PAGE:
in any case. So is there any flexibility in that?
(Hilary Armstrong) We will have much better information
about actual population once we have got the census data.
411. But not in time for this.
(Hilary Armstrong) Not necessarily in time for this.
We are not wanting to be so flexible that it allows councils to
flout the spirit of the law.
412. One of the most onerous parts of the new
arrangements is this split between executive arrangements and
the servicing of the overview and scrutiny committees. Why have
you then inflicted, in the alternative arrangements, at least
one overview and scrutiny committee?
(Hilary Armstrong) Because I think that given the
roles and responsibilities of local government today, scrutiny
has become an aspect of work that is just very important and cannot
be missed in the small district councils. For example, the Crime
and Disorder partnerships are based on small district councils'
size. They do not, as an authority, have responsibility for the
police, but there are lots of other things that impact on the
Crime and Disorder partnership that they would have responsibility
for: some of the licensing, planning applications, the work on
neighbourhood estates, on housing estates and leisure centresa
range of thingswhich are all part of "How do you get
an effective Crime and Disorder partnership working to reduce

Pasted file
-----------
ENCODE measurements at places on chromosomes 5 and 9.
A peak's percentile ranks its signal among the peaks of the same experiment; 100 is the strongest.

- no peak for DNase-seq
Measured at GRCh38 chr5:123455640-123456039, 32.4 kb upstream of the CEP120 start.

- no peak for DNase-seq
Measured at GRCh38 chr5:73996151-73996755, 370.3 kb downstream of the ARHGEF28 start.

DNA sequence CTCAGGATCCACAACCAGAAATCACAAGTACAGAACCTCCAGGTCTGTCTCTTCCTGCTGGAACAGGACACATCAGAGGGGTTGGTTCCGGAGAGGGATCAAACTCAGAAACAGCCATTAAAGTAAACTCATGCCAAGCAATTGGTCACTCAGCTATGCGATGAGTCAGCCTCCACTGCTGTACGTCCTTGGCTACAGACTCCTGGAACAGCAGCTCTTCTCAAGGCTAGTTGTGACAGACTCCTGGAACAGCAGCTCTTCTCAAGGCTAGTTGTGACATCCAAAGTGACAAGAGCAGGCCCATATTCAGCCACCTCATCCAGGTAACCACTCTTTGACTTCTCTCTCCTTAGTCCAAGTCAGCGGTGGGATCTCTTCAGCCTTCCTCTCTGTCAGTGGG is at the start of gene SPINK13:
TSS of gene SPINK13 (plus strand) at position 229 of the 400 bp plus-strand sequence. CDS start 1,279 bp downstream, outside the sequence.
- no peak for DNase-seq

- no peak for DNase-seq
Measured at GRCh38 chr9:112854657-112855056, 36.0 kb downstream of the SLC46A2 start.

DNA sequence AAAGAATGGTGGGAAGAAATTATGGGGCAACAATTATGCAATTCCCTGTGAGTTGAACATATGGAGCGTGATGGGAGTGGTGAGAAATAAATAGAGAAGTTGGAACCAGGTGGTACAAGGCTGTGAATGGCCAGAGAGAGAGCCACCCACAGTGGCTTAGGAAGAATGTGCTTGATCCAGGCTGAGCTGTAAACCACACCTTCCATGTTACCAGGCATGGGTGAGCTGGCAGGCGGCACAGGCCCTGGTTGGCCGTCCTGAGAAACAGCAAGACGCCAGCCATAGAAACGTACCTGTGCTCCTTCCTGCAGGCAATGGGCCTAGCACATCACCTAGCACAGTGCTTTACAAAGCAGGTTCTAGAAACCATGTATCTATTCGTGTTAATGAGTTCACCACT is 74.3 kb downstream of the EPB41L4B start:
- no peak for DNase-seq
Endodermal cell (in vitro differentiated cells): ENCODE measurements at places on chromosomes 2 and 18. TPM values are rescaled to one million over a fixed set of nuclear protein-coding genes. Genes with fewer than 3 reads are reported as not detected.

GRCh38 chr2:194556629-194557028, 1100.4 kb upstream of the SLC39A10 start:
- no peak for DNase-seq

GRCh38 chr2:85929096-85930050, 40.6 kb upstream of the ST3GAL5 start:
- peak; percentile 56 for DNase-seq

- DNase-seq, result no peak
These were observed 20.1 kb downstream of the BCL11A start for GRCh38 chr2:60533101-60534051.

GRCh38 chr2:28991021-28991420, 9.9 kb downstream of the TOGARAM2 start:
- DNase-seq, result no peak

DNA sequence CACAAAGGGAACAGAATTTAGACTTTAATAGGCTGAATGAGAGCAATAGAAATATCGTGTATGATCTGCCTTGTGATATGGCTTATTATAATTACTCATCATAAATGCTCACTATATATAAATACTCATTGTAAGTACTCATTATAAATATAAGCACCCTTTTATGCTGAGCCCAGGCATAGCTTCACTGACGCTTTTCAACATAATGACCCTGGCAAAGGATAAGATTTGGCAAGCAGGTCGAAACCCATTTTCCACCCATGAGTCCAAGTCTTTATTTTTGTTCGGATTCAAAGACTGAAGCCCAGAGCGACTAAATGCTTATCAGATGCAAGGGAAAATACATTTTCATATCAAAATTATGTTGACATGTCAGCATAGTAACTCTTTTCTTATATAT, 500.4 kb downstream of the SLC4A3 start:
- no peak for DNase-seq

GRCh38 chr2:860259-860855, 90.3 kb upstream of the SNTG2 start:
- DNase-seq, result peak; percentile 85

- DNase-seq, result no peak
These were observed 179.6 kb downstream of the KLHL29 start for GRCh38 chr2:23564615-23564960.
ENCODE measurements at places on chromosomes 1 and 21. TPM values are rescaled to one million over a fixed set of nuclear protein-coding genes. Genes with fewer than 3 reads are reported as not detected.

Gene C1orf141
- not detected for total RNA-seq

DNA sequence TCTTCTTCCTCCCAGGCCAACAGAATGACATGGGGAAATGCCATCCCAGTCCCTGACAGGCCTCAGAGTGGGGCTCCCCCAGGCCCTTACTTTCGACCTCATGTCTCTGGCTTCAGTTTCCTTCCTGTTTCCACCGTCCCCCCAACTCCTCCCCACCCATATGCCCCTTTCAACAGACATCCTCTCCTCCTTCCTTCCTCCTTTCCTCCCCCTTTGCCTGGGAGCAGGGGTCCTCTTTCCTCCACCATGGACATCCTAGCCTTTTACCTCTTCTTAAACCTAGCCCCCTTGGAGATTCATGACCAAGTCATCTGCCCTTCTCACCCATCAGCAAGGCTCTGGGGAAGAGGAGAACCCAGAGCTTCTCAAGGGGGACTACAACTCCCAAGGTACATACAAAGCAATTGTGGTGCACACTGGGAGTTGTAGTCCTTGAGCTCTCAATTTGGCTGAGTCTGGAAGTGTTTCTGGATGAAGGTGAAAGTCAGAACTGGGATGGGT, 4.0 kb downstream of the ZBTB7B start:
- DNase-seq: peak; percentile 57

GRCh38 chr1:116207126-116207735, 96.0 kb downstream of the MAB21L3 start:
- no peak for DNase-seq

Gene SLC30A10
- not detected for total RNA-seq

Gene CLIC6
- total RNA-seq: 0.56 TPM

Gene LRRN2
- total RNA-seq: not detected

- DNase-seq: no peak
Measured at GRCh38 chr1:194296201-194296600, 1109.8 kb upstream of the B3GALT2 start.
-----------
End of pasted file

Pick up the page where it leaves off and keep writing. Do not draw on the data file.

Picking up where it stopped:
crime in your neighbourhood?" If the authority is having
no means whereby it is, through the proper channels of the authority,
looking at how its work there is relating to tackling crime, then
it could be that in one committee or another committee they would
be making decisions without actually looking at what is the impact
of that decision in the housing department, of that decision in
the leisure department and bringing together and looking at it.
413. Surely, you are not suggesting that the
committee structure and the full council structure we have had
to-date is capable of delivering any scrutiny at all?
(Hilary Armstrong) I am saying that in too many councils
scrutiny did not happen at all.
414. At all?
(Hilary Armstrong) At all. Not by councillors, anyway.
415. Where did the idea of this scrutiny come
(Hilary Armstrong) It has come from every other aspect
of local government everywhere else in the world. This was part
of the debate and the discussion that we had in opposition that
was actually put into a document before I was the spokesperson
for local government in Opposition, and was developed alongside
talking to a range of local government members and a range of
other people interested in local government, about how do we actually
enable local government politically to bring in more accountability
but, also, how did we make sure that the corporate and the cross-cutting
attention that was very clearly seen to be necessary was made
possible within the structures.
416. So it is not a possibility that all you
do is put in another tier of bureaucracy that delays decision-making
and, therefore, does the exact opposite of what you are trying
(Hilary Armstrong) It is always possible to frustrate
the way things are meant to work. In any organisation there are
always people around who are good at that. I would, therefore,
not say that that is not ever a possibility. That is one of the
reasons that the regulations and the guidance have been written
in the way that they have been, in order to try and make sure
that people do not get away with doing just that. What it is meant
to do is make sure that those councillors who are not in the key
decision-making positionsand in the past that meant anybody,